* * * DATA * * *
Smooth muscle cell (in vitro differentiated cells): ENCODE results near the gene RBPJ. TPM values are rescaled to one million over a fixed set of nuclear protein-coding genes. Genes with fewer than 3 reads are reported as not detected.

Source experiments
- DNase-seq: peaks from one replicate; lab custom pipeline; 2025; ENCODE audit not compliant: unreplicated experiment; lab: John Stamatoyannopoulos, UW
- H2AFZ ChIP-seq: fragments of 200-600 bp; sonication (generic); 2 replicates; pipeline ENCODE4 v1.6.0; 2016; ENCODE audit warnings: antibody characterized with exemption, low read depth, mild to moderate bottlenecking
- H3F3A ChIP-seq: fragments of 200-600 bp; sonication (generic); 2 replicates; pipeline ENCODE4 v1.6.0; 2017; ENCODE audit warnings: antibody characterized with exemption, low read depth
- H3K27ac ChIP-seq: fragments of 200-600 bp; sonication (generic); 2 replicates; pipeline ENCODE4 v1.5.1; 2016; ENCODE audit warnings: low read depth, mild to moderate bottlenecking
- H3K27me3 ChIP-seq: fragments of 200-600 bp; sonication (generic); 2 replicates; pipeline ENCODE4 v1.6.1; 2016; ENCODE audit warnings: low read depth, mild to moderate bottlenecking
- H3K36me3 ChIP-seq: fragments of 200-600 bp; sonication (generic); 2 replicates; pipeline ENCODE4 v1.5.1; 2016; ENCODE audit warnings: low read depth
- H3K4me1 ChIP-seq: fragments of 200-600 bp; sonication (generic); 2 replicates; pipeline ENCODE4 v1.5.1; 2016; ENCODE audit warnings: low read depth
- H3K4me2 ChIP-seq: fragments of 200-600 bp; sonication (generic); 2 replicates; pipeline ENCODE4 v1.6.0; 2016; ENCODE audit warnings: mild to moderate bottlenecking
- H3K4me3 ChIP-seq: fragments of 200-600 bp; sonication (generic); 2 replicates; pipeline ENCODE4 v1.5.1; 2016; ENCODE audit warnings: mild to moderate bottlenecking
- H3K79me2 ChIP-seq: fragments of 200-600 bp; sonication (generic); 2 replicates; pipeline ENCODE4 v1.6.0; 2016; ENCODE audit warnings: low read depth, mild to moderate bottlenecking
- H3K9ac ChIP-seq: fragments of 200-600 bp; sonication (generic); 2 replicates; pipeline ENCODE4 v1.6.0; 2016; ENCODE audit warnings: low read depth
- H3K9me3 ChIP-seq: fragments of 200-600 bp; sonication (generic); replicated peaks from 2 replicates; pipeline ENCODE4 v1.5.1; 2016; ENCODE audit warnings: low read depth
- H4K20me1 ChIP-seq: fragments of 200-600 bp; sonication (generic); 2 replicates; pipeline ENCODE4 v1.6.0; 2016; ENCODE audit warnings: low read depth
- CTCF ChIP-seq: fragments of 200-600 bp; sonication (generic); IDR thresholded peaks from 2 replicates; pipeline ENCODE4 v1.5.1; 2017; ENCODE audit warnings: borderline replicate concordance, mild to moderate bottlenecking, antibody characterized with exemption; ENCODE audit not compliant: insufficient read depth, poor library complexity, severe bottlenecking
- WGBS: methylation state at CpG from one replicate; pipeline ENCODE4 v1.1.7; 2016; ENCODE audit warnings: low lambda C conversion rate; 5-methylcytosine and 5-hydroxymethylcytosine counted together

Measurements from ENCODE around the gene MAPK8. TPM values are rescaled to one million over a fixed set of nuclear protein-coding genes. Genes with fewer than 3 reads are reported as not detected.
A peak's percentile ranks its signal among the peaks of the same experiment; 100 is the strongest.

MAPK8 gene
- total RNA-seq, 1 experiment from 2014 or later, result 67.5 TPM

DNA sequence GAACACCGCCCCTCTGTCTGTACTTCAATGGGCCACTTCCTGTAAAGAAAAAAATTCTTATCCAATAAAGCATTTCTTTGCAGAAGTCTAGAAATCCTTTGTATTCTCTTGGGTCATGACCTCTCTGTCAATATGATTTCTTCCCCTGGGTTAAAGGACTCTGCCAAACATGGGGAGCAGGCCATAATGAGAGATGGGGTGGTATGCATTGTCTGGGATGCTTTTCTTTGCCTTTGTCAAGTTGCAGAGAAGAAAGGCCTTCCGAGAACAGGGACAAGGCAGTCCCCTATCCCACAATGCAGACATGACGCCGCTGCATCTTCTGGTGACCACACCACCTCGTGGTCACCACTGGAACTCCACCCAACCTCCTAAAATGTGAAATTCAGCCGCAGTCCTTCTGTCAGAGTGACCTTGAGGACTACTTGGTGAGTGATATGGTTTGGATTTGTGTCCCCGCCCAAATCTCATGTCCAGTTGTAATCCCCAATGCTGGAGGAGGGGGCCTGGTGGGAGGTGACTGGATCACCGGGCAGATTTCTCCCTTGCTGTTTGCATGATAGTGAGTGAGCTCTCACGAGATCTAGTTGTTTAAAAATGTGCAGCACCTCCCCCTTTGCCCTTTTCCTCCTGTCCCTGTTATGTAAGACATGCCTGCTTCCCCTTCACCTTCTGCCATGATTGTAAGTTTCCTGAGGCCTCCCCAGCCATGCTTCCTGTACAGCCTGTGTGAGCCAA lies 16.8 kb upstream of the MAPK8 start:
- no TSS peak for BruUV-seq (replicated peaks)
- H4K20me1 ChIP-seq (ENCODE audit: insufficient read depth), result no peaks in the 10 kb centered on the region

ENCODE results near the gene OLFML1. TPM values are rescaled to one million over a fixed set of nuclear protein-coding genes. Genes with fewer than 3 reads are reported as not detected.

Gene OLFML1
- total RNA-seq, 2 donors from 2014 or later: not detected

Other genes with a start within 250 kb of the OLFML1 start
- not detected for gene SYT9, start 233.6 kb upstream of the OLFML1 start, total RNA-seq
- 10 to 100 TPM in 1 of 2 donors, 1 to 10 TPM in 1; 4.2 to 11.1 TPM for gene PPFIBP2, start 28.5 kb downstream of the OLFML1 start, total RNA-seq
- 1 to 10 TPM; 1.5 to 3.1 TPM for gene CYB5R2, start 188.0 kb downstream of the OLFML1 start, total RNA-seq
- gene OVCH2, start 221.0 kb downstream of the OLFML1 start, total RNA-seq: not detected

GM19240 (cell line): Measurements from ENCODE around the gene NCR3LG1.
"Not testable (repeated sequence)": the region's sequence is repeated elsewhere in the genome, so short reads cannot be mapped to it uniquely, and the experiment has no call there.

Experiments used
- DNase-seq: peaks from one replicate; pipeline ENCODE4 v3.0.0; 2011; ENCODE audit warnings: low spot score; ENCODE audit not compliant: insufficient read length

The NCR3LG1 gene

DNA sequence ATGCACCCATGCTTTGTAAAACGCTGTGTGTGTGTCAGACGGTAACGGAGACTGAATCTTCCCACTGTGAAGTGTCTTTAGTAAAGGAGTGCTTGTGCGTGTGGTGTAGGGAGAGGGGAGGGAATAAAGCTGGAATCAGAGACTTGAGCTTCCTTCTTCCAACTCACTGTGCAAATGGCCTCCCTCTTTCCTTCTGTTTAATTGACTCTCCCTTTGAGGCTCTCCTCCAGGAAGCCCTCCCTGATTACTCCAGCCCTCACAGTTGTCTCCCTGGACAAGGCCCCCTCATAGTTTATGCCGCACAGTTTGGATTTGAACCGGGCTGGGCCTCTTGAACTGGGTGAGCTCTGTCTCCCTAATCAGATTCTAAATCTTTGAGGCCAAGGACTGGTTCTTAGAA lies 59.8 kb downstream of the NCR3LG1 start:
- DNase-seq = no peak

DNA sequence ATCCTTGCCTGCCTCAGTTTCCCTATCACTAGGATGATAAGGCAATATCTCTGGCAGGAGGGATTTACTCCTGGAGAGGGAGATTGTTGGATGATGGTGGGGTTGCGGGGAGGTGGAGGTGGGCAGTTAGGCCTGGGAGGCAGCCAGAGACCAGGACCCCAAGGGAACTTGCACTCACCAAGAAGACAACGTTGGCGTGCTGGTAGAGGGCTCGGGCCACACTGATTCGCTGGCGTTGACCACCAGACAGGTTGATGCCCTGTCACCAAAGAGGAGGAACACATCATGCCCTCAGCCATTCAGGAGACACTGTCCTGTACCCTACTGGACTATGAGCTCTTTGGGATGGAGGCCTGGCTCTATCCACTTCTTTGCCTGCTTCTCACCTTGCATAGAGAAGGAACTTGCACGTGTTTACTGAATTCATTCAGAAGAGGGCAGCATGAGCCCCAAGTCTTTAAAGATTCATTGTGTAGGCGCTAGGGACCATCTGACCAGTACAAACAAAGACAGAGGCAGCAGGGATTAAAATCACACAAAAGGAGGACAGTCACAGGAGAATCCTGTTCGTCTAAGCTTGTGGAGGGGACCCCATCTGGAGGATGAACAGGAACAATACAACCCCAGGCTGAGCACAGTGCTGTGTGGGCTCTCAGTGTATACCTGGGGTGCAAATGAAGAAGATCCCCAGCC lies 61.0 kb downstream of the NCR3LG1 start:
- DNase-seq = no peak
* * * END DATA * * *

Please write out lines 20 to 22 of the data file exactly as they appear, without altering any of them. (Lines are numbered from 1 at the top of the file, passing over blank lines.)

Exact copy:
MAPK8 gene
- total RNA-seq, 1 experiment from 2014 or later, result 67.5 TPM

DNA sequence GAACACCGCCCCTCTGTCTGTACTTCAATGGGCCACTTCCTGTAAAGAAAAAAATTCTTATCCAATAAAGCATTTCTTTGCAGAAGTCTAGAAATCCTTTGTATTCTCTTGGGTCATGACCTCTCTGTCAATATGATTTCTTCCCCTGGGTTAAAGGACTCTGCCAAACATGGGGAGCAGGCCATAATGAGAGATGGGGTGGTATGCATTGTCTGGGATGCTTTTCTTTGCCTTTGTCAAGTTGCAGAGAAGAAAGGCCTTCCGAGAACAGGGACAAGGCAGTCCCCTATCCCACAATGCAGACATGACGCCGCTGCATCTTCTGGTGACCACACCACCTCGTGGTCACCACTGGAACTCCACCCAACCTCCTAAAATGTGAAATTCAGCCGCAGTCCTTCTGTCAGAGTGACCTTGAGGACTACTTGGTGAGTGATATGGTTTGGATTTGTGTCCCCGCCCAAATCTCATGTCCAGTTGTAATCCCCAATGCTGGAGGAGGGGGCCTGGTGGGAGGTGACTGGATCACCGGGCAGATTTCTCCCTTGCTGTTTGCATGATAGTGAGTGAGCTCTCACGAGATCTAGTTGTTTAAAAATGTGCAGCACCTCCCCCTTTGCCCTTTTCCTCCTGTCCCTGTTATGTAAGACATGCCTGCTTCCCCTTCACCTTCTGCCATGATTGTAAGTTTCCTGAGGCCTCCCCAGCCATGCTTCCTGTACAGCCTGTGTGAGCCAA lies 16.8 kb upstream of the MAPK8 start: